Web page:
Government pays 40% over market rate for outsourcing contracts

Taxpayers are paying up to £6bn a year above the market rate for IT outsourcing services, says Compass, a consultancy that benchmarks the cost of IT in major government departments.

Compass Management Consulting has analysed the cost of IT outsourcing contracts within central government over the past five years. The company regularly compares the costs of running IT in departments and agencies with those of the private sector.

It says it reached the £6bn figure after comparing the prices paid by government departments for their outsourced contracts with the market prices paid by the private sector for a comparable bundle of services.

Gary Bettis, Compass’s UK President, says that the public sector ispaying 40% or more above the market rate for outsourced services. Itcould save £6bn a year without damaging the frontline.

A Treasuryreport last year put the government’s IT costs at between £12.5bnand £18.5bn a year. The estimate is wide ranging because the governmentdoes not collect any audited figures on its annual IT costs.

Compassestimates that most of the IT spend is paid to suppliers of outsourcingservices – about £14bn a year.  Up to £6bn of this is spentunnecessarily, in part because value-for-money initiatives are “far tootimid” says Bettis.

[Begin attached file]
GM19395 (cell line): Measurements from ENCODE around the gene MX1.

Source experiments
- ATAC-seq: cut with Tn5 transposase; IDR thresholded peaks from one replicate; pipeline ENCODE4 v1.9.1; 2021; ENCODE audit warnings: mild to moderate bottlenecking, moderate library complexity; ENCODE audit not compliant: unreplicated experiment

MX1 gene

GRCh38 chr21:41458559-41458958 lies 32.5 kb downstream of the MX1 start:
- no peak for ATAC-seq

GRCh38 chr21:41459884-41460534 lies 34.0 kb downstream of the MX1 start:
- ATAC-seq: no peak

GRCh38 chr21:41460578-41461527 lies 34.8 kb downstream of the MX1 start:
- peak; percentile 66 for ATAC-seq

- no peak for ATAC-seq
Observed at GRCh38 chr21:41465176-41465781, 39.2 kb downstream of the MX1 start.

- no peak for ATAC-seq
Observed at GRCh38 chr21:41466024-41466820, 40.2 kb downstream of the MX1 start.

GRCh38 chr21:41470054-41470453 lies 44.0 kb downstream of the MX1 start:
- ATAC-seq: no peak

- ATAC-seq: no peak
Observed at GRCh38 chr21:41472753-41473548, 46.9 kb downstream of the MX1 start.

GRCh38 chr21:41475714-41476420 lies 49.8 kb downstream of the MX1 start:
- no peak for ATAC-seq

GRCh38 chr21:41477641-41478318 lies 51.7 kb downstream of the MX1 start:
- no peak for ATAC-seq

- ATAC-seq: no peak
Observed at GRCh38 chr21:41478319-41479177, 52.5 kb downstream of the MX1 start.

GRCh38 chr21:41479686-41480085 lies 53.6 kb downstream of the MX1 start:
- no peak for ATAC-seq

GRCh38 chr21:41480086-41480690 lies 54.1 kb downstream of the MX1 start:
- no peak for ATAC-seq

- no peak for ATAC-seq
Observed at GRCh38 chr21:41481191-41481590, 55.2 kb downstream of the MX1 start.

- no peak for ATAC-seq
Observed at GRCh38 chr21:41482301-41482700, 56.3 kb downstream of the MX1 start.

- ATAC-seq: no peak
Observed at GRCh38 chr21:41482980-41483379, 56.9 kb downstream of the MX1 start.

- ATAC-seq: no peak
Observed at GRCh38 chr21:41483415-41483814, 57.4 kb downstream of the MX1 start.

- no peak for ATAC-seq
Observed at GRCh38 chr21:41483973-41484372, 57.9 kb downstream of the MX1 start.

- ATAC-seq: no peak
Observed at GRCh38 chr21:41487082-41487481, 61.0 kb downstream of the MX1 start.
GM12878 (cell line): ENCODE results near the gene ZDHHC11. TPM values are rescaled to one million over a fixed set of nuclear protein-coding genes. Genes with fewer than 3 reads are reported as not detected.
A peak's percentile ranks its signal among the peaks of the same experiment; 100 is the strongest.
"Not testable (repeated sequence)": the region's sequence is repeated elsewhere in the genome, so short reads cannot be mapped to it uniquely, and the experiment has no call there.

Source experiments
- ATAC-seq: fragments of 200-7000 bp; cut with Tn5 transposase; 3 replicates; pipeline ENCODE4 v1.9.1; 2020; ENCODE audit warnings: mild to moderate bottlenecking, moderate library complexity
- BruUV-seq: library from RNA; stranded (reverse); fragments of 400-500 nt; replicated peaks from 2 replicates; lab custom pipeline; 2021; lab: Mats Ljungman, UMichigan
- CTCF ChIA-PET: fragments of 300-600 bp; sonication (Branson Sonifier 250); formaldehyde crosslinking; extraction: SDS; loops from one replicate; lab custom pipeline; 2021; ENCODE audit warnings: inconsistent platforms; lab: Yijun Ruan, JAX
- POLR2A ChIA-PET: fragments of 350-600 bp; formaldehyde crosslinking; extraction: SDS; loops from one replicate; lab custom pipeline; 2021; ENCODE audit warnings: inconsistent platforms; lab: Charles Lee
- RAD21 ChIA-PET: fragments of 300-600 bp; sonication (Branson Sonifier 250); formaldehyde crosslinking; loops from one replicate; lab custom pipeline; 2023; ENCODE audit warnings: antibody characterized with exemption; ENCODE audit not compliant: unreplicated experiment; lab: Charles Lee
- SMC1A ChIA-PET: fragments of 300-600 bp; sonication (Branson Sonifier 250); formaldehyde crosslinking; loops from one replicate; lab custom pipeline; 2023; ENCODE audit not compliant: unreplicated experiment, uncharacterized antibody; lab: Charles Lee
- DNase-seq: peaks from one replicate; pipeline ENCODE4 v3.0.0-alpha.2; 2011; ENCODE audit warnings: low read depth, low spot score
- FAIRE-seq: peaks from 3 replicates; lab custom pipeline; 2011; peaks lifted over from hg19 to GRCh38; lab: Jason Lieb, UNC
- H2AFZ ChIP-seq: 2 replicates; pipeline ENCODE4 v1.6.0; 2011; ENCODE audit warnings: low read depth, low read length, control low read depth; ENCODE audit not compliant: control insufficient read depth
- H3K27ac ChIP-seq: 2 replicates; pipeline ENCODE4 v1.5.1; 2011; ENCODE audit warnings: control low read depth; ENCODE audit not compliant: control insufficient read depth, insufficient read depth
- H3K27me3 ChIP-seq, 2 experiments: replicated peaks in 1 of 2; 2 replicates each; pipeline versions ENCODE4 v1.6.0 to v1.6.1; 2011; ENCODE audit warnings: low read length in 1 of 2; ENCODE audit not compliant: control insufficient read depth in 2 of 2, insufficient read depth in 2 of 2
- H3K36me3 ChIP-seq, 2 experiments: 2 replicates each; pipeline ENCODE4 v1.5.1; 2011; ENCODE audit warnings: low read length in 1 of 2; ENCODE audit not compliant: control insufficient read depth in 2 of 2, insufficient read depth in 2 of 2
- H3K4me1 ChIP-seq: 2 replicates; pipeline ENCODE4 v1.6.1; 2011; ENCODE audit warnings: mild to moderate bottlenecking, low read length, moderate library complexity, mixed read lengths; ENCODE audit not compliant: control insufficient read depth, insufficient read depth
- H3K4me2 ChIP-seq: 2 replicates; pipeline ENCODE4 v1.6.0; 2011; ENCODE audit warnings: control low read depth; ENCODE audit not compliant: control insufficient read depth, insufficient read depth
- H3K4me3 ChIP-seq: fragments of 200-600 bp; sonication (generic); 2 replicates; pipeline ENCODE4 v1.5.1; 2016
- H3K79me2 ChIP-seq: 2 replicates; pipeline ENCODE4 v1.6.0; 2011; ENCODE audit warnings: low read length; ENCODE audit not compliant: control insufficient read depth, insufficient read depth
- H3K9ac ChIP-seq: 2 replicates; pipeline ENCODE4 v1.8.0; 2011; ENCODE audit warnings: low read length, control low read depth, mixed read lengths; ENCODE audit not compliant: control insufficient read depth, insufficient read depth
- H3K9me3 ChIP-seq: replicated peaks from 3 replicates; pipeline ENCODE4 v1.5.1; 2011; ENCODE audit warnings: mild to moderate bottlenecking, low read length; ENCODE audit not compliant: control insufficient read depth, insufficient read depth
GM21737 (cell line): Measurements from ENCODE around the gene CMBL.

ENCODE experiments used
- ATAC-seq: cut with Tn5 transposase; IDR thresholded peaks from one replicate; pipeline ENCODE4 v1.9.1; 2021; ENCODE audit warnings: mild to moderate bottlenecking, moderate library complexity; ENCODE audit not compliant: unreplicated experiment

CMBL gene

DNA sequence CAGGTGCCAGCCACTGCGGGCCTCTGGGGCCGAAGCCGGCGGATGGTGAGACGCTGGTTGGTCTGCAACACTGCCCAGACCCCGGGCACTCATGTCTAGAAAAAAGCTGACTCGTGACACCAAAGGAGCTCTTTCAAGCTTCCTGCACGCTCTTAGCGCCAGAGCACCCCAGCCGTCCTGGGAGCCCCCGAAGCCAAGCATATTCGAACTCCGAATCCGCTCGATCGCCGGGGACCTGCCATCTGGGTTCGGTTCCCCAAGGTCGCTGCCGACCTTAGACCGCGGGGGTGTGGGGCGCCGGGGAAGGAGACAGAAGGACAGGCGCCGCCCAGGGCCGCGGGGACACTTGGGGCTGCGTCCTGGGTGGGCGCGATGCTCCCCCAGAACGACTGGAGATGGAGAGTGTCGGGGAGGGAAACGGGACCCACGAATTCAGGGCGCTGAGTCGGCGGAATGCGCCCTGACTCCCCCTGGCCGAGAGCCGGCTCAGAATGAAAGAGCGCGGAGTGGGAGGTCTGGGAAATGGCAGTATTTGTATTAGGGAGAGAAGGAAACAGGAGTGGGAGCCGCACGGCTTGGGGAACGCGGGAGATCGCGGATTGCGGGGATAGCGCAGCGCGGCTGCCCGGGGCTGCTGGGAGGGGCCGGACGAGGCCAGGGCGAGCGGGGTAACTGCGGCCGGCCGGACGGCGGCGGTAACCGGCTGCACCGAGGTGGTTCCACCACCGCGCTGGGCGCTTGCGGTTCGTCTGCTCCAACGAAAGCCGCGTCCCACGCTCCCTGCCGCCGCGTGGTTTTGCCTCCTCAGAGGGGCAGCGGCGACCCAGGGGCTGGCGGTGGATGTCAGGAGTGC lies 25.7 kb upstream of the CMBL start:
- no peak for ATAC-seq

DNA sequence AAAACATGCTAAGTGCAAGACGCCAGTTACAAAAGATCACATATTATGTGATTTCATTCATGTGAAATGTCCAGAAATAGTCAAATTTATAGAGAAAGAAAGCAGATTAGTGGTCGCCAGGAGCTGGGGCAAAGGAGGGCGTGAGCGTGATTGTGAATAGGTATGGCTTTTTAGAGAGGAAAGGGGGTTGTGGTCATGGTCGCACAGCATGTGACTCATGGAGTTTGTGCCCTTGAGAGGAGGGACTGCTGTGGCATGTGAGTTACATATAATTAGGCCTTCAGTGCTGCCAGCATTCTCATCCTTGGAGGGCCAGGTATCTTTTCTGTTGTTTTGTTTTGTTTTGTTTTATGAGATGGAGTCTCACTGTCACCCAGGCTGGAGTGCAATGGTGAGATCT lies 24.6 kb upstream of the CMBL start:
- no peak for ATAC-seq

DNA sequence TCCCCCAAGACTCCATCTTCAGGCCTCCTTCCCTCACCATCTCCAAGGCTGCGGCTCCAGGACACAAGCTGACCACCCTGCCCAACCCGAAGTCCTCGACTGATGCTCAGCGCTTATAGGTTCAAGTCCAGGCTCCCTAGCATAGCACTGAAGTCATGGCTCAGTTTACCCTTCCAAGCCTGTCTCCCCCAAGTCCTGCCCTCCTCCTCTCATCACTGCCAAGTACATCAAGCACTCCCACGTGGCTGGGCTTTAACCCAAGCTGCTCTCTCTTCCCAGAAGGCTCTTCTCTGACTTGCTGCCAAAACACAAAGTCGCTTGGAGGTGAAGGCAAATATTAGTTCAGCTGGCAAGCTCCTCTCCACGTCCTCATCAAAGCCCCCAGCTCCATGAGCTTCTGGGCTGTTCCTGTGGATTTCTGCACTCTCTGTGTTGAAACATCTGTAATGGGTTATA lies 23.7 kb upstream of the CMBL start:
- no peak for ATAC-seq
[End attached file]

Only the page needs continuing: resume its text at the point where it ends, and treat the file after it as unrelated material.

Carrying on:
Each department has separate IT systems anddata centres. Bettis says that if radical changes are supported bypermanent secretaries and ministers, the data centres and ITinfrastructures of departments could be brought together.

As anexample of IT-based efficiencies, he cites the Department for Work andPensions where he was involved in a programme that cut IT-related costsby £1.4bn between 2005 and 2010.

The programme reduced five datacentres to two, cut about 1,000 staff and standardized 140,000 desktopsystems across different parts of the DWP.

The DWP alsorenegotiated contracts with IT suppliers to cut costs. At the same timesuppliers had scope to boost efficiencies because constraints on thecontracts were removed: suppliers were allowed to choose what hardware,storage and other devices to use, and were allowed to let their datacentres be used by other clients.

But Bettis says the DWP couldgo further – by merging its IT infrastructure with other departments. 

Althoughevery department has different systems, “most have a 90%-pluscommonality of need from their IT services,” says Bettis.

Headds: “Standardization reduces costs dramatically by allowing serviceproviders to deliver economies of scale as they deliver utility ITservices to a range of clients using the same delivery infrastructure.”

Compassalso argues that poor management of suppliers and contracts leads tolarge extra charges from IT outsourcing companies.

But ministerswho advocate major change to cut IT-related costs could face a battlewith permanent secretaries who may resist a merger with otherdepartments, even an IT merger, because removing the engines of theiradministration could weaken their domains.